In Basic, the Supreme Court endorsed the fraud-on-the-market theory under which courts can presume that securities prices in an open and developed market reflect all material public information and that investors rely on the integrity of the market price. These two presumptions allow investors to establish that they relied, indirectly, on alleged on the false statements of corporate managers. Similarly, argued amici, materiality is a common question to class members. In addition, the economic proof will be unitary for all members of the class and will also be identical to any showing required of the plaintiff-investors on the merits.
The economic arguments that the company offers to challenge the SSEMH, namely that markets do not process all forms of information in the same way or at identical speeds, do not go to the legal question of materiality defined by the Court. Amici further expounded that SSEMH was not a simply a theory that the Court found helpful in rendering its ruling in Basic, but was actually central to the Court’s interpretation of the intent of Congress. If economic revisionism is to drive a departure from the formula the Court employed in Basic, said amici, that decision should be made by Congress and not the Court.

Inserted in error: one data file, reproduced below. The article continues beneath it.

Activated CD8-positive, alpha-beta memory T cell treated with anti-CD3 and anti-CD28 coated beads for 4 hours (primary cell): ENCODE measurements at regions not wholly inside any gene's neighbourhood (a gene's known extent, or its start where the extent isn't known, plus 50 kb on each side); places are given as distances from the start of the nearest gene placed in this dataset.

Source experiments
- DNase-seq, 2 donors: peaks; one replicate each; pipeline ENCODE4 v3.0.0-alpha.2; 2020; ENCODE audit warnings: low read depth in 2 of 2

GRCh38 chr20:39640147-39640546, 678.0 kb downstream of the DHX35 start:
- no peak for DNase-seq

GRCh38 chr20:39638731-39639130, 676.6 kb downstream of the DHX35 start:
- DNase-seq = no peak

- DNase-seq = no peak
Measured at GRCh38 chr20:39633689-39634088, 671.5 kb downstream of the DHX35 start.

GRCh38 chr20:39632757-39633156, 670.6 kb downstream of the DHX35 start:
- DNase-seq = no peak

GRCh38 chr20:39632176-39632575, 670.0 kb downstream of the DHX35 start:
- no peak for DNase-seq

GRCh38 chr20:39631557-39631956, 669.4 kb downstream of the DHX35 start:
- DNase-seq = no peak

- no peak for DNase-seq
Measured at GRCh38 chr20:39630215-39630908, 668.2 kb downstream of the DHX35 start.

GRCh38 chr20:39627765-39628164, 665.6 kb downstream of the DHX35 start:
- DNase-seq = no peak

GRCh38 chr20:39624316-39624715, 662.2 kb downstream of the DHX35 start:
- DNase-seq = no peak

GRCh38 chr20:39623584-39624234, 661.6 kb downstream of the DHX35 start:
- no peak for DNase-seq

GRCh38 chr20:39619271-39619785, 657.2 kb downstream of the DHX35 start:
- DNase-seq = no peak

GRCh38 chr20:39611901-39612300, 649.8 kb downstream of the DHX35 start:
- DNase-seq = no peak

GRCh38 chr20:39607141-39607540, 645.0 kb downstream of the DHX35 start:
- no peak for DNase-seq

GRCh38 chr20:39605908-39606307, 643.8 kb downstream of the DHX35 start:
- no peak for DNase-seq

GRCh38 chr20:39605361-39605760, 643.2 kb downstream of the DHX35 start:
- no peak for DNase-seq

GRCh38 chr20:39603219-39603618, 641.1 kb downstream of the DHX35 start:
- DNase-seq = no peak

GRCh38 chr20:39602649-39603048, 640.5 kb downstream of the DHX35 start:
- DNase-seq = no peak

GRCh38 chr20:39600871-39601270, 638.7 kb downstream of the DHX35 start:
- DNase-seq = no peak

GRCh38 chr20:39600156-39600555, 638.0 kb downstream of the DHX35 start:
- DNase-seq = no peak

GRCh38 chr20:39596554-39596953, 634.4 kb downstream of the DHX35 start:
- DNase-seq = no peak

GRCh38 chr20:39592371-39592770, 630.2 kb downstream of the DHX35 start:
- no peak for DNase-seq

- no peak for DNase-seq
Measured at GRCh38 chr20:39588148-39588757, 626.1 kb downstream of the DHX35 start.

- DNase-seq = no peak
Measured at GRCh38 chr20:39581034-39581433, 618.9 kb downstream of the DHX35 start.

Federal courts invoke the fraud-on-the-market theory to answer the narrow question of whether the plaintiff’s claims, particularly reliance, can be established on a common and class-wide bases, said the financial economists, not to establish that a misstatement harmed each member of the class. What the
presumed was that a purchaser of a security traded in an efficient market relies
on all material statements because all of those statements will be included in
the stock price. At class certification, explained amici, courts can remain
agnostic as to whether the alleged misrepresentations are material because
materiality is inherently a common question. Basic presumes that if the
misrepresentation is material it will have been incorporated in the stock price
and relied upon, in a unitary way, by each class member.